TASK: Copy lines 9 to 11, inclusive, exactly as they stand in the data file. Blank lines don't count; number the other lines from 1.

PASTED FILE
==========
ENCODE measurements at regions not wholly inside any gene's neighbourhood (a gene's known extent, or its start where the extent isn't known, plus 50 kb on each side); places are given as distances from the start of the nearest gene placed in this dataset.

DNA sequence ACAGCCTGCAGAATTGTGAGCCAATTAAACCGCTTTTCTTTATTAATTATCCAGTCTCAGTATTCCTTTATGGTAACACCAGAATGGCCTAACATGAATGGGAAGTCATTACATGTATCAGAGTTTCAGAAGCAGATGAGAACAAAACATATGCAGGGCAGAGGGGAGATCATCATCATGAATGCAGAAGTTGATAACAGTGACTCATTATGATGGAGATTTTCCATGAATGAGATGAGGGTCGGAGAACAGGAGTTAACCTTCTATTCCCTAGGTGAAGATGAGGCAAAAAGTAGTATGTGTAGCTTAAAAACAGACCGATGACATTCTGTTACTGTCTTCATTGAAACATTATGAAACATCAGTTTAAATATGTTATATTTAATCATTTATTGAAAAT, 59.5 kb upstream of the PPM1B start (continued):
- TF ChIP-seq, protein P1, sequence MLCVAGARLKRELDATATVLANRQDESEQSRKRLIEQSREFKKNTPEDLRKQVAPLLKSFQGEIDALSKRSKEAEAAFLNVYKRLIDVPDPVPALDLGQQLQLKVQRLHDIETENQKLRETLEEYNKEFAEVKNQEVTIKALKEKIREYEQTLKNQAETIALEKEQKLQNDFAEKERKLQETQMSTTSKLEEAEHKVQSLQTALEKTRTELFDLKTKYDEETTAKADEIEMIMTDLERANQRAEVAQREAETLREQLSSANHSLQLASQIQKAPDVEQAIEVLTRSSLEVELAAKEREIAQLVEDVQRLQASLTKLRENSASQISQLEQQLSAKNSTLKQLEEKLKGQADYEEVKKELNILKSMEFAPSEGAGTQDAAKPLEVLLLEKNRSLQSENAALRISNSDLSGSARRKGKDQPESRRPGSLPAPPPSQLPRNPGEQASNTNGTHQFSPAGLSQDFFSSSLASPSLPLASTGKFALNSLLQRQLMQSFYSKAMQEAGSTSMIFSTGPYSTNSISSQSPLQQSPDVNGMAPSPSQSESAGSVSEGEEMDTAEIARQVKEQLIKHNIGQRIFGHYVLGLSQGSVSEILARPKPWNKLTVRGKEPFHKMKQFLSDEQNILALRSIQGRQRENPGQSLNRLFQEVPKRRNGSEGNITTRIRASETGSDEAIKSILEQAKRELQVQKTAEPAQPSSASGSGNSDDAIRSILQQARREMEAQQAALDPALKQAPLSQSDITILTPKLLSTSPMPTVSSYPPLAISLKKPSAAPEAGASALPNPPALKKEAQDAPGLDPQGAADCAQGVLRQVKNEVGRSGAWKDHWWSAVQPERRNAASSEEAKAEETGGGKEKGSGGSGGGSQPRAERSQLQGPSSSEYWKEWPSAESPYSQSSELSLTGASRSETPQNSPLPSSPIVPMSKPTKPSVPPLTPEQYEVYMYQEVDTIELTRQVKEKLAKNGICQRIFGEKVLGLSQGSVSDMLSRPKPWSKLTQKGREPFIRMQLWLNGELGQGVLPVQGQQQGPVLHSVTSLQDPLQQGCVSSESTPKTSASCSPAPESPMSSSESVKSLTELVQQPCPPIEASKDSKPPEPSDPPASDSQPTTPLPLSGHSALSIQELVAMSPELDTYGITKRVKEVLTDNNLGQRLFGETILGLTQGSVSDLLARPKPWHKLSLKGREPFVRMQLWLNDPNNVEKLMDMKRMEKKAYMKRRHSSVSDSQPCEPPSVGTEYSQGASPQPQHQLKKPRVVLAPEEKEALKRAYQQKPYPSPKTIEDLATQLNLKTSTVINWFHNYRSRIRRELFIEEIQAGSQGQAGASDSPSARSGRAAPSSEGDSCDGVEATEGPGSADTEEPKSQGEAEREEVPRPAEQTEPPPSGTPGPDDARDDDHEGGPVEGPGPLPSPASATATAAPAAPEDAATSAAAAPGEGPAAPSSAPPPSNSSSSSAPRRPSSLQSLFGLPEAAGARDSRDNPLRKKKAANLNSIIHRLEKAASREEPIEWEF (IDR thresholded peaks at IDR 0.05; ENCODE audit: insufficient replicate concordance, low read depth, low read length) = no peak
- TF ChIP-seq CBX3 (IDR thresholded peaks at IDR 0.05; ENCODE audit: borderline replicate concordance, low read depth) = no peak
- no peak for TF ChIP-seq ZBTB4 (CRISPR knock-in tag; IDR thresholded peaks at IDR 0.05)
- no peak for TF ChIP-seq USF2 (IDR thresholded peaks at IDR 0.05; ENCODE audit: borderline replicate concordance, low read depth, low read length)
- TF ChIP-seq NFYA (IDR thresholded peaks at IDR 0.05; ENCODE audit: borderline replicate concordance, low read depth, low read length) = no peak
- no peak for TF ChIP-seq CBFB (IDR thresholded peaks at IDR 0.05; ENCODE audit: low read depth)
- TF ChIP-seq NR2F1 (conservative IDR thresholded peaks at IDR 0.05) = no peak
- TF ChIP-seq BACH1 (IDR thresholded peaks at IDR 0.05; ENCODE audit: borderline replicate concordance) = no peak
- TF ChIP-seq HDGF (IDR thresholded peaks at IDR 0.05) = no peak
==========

- TF ChIP-seq NR2F1 (conservative IDR thresholded peaks at IDR 0.05) = no peak
- TF ChIP-seq BACH1 (IDR thresholded peaks at IDR 0.05; ENCODE audit: borderline replicate concordance) = no peak
- TF ChIP-seq HDGF (IDR thresholded peaks at IDR 0.05) = no peak